Status: Ancient Parish
Alternative names: Killpeck
Parish church: St. David
Parish registers begin:
- Parish registers: 1678
- Bishop’s Transcripts: 1661
The Imperial Gazetteer of England & Wales 1870
KILLPECK, a parish in the district and county of Hereford; on a branch of the river Monnow, and on the Hereford and Abergavenny railway, near St. Devereux r. station, 8 miles SW by S of Hereford. Post town, Wormbridge, under Hereford. Acres, 2,135. Real property, £1,868. Pop., 267. Houses, 54. The property is divided among a few. The manor belongs to T. G. Symonds, Esq. A castle was founded on an eminence here, about 1134, by Hugh Fitzwilliam, son of the Conqueror and ancestor of the Kilpecs; and is now represented by only scanty remains. A small Benedictine priory, a cell to Gloucester abbey, was founded about the same time, by the same person; and the church of it still stands, was restored in 1848, and is a remarkably pure and interesting specimen of Norman architecture. The doorway is decorated with zigzag, nailhead, and star mouldings; the corbel table goes all round the building, and has upwards of 74 sculptures of heads, men, and beasts; much of the wall is covered with elaborate ornaments; and the chancel has the form of an apex. The living is a p. curacy in the diocese of Hereford. Value, £10. Patron, the Bishop of Worcester.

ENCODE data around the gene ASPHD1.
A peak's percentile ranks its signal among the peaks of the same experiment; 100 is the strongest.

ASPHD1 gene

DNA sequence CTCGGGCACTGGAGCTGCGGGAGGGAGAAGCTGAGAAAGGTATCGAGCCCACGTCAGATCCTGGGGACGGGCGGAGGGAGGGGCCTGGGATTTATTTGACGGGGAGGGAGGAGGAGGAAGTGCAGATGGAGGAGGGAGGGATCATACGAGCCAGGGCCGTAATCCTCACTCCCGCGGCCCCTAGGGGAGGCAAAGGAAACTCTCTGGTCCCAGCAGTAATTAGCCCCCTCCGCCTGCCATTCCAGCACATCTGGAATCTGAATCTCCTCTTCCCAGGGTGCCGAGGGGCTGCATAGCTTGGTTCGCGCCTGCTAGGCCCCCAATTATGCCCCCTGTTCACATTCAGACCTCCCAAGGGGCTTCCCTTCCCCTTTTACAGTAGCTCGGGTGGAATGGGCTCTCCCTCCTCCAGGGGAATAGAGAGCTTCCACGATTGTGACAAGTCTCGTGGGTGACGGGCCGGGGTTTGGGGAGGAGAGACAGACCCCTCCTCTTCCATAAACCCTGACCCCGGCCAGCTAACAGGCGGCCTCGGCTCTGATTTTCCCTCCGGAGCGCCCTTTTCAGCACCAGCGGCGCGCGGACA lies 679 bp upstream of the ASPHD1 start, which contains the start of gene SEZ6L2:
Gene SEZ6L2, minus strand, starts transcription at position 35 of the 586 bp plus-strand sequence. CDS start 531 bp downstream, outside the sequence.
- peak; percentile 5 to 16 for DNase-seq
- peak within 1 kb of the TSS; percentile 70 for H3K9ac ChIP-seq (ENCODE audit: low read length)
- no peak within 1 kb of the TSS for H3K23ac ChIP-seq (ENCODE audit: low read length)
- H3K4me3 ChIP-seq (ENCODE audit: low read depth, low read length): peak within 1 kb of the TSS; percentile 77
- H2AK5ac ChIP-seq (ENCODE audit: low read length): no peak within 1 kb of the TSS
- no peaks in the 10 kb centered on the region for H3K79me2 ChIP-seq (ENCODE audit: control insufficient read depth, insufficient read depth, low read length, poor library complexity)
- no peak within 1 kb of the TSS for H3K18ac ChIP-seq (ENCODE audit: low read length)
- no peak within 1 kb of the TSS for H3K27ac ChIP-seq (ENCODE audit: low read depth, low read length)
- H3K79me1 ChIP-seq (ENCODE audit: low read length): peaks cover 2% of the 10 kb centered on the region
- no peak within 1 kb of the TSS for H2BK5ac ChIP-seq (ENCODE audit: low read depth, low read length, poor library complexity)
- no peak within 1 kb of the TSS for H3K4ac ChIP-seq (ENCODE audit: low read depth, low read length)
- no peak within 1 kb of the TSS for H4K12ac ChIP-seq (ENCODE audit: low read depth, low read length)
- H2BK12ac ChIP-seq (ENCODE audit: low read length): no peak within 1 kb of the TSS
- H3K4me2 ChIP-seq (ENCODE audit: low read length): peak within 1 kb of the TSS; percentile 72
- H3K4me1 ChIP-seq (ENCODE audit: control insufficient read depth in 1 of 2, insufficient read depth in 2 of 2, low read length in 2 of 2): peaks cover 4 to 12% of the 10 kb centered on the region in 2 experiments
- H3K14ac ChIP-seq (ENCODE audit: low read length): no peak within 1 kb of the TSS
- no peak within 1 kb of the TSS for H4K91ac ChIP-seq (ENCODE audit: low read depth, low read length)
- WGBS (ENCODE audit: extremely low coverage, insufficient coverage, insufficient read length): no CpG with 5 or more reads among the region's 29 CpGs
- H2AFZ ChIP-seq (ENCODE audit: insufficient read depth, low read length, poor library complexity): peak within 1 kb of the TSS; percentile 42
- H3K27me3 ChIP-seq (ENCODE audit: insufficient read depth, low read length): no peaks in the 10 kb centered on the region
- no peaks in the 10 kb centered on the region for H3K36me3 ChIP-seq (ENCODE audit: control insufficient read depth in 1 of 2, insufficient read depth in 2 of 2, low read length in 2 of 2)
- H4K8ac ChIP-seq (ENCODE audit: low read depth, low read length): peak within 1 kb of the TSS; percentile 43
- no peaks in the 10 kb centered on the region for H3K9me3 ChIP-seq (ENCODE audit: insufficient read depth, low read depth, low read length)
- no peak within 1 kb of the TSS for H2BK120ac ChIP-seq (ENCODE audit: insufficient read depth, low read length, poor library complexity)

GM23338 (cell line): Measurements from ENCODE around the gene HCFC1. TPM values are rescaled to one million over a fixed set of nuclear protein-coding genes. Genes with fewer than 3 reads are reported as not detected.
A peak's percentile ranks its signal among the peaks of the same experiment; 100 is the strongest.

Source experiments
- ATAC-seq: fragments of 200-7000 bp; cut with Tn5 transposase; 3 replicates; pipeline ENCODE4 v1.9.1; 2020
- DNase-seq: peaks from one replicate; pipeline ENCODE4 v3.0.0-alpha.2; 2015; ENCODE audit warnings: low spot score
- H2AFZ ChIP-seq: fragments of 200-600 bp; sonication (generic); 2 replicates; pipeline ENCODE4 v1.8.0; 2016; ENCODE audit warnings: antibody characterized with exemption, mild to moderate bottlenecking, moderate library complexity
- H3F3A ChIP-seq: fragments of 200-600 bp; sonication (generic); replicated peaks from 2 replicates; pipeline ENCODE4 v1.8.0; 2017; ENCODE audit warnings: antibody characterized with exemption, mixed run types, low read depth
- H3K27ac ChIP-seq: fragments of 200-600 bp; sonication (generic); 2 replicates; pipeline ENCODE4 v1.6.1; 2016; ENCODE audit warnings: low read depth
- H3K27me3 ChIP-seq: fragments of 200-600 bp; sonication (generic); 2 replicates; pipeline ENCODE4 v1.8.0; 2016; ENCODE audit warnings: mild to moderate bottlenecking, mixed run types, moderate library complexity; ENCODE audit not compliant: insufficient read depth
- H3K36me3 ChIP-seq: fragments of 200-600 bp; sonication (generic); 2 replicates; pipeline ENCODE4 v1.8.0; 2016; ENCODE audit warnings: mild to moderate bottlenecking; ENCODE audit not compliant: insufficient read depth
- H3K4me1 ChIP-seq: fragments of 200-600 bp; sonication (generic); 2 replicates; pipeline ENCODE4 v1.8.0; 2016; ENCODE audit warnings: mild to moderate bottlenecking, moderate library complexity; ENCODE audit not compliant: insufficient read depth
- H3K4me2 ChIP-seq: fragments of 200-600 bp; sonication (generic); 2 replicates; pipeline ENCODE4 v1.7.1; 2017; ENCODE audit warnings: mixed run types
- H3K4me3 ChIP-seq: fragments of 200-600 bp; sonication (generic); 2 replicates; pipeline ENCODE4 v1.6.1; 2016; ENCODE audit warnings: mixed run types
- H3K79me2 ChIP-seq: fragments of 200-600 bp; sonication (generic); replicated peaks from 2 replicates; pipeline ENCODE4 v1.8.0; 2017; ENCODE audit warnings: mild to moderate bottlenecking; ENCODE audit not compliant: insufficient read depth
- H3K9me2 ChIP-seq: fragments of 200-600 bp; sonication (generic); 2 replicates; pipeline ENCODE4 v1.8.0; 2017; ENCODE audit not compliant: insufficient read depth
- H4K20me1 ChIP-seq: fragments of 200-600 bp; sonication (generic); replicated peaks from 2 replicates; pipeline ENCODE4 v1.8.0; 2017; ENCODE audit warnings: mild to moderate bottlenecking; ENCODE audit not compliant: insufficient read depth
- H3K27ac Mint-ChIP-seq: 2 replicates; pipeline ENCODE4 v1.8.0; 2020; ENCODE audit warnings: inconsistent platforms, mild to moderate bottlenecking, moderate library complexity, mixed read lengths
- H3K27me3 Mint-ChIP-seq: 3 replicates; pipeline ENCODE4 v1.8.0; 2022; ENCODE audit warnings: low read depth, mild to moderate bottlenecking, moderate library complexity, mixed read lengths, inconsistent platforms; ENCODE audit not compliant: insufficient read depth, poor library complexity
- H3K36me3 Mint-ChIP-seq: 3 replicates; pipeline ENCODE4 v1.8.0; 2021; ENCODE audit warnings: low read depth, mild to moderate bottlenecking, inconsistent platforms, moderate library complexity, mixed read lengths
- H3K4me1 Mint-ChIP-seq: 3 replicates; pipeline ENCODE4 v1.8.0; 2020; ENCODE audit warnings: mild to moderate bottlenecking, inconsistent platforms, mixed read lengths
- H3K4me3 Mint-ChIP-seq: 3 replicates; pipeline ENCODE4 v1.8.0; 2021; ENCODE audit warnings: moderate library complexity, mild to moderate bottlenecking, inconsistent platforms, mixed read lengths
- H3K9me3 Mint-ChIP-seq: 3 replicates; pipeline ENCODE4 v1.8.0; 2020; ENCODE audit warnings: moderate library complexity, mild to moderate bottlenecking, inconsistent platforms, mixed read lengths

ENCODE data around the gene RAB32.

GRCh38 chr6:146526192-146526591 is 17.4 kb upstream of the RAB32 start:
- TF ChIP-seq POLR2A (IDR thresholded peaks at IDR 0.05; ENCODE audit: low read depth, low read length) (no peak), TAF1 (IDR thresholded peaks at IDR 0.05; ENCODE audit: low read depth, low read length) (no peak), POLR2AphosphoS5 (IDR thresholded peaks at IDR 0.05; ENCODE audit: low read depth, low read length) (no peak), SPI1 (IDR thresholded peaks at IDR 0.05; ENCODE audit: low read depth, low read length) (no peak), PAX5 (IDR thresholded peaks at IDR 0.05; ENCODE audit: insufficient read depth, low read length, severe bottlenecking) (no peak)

Source: The Imperial Gazetteer of England & Wales [Wilson, John M]. A. Fullarton & Co. N. d. c. [1870-72].
A Topographical Dictionary of England 1848
KILLPECK (St. David), a parish, in the union of Dore, Upper division of the hundred of Wormelow, county of Hereford, 8¼ miles (S. W.) from Hereford; containing 238 inhabitants. The parish is bounded on the north by the river Worm, and comprises 1976 acres, of which 1136 are arable, 700 meadow, and 140 wood. It abounds with romantic and richly-varied scenery. The living is a perpetual curacy, valued in the king's books at £4. 11. 8.; net income, £50; patrons, the Clive family; appropriator, the Bishop of Gloucester and Bristol. The church is a very ancient structure, in the Norman style, of which it displays some interesting details in its various periods, from its massive simplicity to its more enriched and elegant transitions into the early English style. To the west of the church are some slight remains of a castle, and on the south are vestiges of a priory, situated in a pleasant vale.
Source: A Topographical Dictionary of England by Samuel Lewis 1848
Church Records - Indexes
- County: Herefordshire
- Civil Registration District: Hereford
- Probate Court: Court of the Bishop of Hereford (Episcopal Consistory)
- Diocese: Hereford
- Rural Deanery: Archenfield
- Poor Law Union: Dore
- Hundred: Wormelow
- Province: Canterbury